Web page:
Add a section for accomplishments

Career Achievements

  • Wrote the most-read article for a website, getting over 250,000 page views in one year.

  • Surpassed quota for five quarters in a row, improving output by 37 percent.

  • Became the critical point of contact between cross-functional teams for major projects.

  • Earned two promotions within one year for a strong record of leadership.

5. List a gap as a job entry

Include a long employment gap as its own job entry on your resume. Provide the dates of the gap and state what you did during this time. For example, if you provided care to an ill family member, you can include a job entry for your time as a caregiver. These are some other examples of gaps you can include as a job entry on your resume: raising children, focusing on community work and volunteerism, pursuing education, and traveling. Other examples are working on a personal business or project and  recovering from an injury or illness. If this isn’t relevant to your current job search, keep this entry brief.

List a gap as its own job

ABC Nonprofit, Savannah, GA  Community Organizer, May 2022 – April 2023 Facilitated community events and activities in a volunteer role. Coordinated efforts across teams to ensure projects were completed on time. Trained other volunteers and served as a point of contact for new team members

  • Orchestrated event planning for Gala Night, an annual fundraiser with over 500 attendees.

  • Streamlined volunteer onboarding process by developing documentation outlining training procedures.

6. Think outside the box

If you left the workforce for another reason, such as a layoff, think deeply about what you did while you weren’t working. Even small efforts can make a big difference on a resume. Did you volunteer at your child’s school? Did you learn a new skill or earn a certification? Did you pursue a hobby? Any of these can become a tangible experience on your resume.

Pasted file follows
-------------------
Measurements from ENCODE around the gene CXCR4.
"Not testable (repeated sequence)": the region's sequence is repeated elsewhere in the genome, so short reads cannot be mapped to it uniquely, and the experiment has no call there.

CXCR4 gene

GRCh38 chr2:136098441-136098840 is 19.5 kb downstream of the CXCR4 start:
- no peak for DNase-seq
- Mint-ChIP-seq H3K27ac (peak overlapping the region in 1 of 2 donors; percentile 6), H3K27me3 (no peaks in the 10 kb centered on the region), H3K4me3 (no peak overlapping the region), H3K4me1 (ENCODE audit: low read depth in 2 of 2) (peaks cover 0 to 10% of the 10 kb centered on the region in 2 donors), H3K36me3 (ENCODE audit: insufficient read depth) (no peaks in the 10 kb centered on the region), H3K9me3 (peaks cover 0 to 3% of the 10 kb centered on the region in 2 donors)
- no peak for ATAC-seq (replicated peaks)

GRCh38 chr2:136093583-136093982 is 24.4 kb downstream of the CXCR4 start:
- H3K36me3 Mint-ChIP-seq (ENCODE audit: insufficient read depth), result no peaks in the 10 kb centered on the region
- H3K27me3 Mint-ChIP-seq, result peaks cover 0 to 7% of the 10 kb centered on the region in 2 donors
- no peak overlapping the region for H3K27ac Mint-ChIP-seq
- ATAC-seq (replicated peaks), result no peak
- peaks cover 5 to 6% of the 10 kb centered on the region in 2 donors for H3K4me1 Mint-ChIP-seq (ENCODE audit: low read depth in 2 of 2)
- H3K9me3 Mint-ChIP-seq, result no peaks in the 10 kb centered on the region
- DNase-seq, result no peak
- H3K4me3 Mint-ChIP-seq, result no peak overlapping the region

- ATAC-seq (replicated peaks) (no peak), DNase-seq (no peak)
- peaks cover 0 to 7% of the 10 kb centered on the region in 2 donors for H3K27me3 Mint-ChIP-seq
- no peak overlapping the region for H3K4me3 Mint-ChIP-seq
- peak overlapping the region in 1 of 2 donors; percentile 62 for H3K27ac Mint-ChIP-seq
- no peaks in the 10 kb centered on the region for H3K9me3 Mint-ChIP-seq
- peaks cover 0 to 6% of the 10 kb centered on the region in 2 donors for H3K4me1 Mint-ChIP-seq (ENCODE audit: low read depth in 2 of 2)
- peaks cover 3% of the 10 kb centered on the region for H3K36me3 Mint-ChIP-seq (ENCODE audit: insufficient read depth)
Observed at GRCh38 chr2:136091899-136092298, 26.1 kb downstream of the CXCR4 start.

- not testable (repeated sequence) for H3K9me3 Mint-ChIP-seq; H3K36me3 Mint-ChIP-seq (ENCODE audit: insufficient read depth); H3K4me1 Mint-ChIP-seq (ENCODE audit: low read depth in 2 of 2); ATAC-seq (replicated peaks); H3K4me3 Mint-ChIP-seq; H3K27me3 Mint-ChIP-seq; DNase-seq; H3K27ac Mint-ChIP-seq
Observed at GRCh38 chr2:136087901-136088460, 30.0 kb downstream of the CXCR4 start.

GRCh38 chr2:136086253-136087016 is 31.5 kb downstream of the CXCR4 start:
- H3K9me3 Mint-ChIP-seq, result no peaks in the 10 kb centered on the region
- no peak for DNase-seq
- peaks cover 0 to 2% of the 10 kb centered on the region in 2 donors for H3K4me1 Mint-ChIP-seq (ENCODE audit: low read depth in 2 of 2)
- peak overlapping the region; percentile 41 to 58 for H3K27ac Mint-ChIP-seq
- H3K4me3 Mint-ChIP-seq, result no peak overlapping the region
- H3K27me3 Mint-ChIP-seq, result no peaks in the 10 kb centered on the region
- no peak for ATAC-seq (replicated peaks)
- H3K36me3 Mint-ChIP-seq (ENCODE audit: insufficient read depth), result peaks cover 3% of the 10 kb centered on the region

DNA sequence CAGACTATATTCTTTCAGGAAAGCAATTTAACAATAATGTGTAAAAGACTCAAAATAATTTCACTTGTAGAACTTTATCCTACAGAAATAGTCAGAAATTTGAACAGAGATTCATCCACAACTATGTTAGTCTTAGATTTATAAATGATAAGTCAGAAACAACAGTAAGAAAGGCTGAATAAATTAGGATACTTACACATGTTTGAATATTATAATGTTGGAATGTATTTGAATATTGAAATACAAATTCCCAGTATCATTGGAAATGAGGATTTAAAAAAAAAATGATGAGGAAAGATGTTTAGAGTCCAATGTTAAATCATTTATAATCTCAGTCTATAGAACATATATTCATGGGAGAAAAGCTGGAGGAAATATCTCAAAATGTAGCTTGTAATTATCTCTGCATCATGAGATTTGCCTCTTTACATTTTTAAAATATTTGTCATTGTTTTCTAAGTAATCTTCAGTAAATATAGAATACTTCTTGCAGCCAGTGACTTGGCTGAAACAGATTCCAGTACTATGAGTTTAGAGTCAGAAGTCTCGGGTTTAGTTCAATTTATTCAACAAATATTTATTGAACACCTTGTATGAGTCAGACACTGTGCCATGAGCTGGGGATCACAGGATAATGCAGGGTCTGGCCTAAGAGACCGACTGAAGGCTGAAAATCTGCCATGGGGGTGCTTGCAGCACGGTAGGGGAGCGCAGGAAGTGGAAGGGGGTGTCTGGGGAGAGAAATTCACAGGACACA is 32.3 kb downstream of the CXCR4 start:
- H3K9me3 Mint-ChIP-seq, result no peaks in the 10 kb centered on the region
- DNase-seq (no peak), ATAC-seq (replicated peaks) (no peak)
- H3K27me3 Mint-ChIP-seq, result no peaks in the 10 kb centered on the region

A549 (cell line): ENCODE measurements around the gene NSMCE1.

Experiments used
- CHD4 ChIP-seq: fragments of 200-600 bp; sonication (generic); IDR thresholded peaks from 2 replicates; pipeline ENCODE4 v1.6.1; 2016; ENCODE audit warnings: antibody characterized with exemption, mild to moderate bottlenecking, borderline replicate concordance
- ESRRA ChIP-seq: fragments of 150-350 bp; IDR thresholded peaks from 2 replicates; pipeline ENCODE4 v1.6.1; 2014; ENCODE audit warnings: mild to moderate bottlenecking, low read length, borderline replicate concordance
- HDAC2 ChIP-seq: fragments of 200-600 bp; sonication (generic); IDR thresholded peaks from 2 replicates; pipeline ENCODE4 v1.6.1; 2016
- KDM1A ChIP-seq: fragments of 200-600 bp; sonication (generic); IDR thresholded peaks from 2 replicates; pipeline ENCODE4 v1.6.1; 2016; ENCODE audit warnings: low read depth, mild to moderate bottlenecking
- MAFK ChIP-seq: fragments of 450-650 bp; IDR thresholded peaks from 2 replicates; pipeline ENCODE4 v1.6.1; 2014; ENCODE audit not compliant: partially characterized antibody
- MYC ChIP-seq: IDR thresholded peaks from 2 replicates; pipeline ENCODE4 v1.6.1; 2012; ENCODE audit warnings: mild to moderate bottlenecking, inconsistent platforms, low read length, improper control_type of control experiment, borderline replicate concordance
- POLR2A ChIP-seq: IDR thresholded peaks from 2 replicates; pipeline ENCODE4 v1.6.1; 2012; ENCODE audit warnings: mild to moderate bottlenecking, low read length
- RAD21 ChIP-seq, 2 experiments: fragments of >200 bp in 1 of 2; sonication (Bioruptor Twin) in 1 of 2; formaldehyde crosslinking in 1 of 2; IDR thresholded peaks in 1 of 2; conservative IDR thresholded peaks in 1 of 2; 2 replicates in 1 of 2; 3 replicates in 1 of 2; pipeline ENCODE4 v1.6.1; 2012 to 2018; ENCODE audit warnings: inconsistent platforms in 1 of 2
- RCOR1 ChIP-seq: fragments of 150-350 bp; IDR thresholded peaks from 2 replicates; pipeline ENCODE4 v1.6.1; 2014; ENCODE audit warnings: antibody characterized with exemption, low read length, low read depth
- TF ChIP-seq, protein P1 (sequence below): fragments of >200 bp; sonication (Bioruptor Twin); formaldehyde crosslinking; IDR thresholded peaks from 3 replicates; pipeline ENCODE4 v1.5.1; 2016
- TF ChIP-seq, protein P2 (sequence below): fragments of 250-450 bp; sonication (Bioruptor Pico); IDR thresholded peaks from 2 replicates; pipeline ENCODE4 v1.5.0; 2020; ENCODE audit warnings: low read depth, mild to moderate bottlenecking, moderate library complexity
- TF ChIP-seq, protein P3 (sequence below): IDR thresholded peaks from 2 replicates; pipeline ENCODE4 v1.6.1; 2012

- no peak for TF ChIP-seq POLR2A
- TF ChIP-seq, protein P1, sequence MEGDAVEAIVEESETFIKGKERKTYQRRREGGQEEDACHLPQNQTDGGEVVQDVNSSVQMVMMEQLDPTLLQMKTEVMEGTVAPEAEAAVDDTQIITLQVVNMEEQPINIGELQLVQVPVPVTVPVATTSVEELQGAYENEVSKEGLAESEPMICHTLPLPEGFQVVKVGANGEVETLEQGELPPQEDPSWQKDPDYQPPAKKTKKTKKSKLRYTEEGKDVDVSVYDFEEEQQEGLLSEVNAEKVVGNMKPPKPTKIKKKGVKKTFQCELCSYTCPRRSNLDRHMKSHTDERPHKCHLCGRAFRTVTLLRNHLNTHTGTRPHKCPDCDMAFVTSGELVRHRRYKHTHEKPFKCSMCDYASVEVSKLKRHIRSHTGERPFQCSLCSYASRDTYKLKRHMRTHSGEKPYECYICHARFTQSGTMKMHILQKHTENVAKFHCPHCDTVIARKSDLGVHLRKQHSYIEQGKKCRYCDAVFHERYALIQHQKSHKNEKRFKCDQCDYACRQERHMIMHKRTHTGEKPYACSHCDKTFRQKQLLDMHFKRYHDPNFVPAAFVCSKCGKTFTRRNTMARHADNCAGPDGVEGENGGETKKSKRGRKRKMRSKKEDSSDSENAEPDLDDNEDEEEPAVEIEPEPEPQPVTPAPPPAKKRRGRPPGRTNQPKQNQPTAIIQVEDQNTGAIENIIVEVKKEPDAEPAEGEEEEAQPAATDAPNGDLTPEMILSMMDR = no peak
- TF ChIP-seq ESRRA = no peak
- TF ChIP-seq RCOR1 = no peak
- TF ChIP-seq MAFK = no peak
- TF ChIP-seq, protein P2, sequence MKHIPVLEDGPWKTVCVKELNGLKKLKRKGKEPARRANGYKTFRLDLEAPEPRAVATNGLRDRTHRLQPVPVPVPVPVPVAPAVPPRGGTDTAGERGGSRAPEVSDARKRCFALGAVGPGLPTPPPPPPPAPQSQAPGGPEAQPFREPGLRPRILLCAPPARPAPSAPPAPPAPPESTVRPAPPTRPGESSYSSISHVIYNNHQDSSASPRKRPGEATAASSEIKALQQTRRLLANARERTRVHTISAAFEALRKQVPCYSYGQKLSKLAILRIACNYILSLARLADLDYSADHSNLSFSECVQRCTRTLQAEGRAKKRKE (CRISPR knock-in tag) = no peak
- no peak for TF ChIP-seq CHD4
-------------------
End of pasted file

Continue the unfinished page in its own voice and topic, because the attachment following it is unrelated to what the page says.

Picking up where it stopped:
Most people accomplish more than they realize during their time away from work. If you’re stuck about what to highlight on your resume, make a list of everything you learned or achieved during the gap. Consider how you can describe those experiences on a resume. For example, you can describe focusing on a job search as professional networking.

Think outside the box to describe a gap

Various Organizations, Ithaca, NY Professional Development Student, August 2022 – February 2023 Pursued professional development opportunities to increase knowledge and experience within the marketing industry. Established and maintained new professional relationships with colleagues in the field. 

  • Earned certificates in Digital Marketing and Content Marketing from Coursera.

  • Networked with fellow marketers at Gartner Marketing Symposium.

7. Provide details in a cover letter or interview

If you feel like your employment gap needs further clarification, explain the absence in a cover letter or an interview. In a cover letter, keep the information concise. Provide a few sentences about your gap and describe what you learned during this time.

During an interview, a hiring manager might ask about your gap. Rehearse what you plan to say and aim to cast this unemployed time in the most favorable light. Speak confidently about how much you grew during your time away. Show enthusiasm for reentering the workforce and getting your next job.

Need more help explaining a gap on your resume? Build a professional, optimized resume using Career.io’s Resume Builder and keep the focus on your strengths and value!

Key takeaways 

  1. Never lie about employment gaps on a resume. Be honest about your time away from the workforce.

  2. On your resume, you can downplay an employment gap by leaving the months off employment dates and/or focusing on recent achievements.

  3. For longer employment gaps, you can include job entries to address why you took time away and what you did during this time.

  4. Feel free to provide more details about your gap in a cover letter or during a job interview (if asked).